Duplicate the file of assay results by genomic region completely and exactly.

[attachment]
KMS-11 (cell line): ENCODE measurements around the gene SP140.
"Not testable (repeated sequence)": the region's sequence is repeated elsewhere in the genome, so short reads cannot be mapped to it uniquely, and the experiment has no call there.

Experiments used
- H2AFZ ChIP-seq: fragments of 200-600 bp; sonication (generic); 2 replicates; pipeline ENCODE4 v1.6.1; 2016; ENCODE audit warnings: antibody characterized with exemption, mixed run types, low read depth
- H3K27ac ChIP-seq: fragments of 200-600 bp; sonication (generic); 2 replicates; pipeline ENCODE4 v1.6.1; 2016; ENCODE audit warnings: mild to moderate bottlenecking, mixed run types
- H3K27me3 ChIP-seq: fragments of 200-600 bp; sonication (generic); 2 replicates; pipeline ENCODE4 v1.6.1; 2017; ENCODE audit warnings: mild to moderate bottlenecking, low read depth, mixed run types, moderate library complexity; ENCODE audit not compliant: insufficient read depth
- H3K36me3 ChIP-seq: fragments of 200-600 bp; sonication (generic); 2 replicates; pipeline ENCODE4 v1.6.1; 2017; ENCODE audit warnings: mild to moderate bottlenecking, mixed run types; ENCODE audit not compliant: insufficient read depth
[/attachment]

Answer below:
KMS-11 (cell line): ENCODE measurements around the gene SP140.
"Not testable (repeated sequence)": the region's sequence is repeated elsewhere in the genome, so short reads cannot be mapped to it uniquely, and the experiment has no call there.

Experiments used
- H2AFZ ChIP-seq: fragments of 200-600 bp; sonication (generic); 2 replicates; pipeline ENCODE4 v1.6.1; 2016; ENCODE audit warnings: antibody characterized with exemption, mixed run types, low read depth
- H3K27ac ChIP-seq: fragments of 200-600 bp; sonication (generic); 2 replicates; pipeline ENCODE4 v1.6.1; 2016; ENCODE audit warnings: mild to moderate bottlenecking, mixed run types
- H3K27me3 ChIP-seq: fragments of 200-600 bp; sonication (generic); 2 replicates; pipeline ENCODE4 v1.6.1; 2017; ENCODE audit warnings: mild to moderate bottlenecking, low read depth, mixed run types, moderate library complexity; ENCODE audit not compliant: insufficient read depth
- H3K36me3 ChIP-seq: fragments of 200-600 bp; sonication (generic); 2 replicates; pipeline ENCODE4 v1.6.1; 2017; ENCODE audit warnings: mild to moderate bottlenecking, mixed run types; ENCODE audit not compliant: insufficient read depth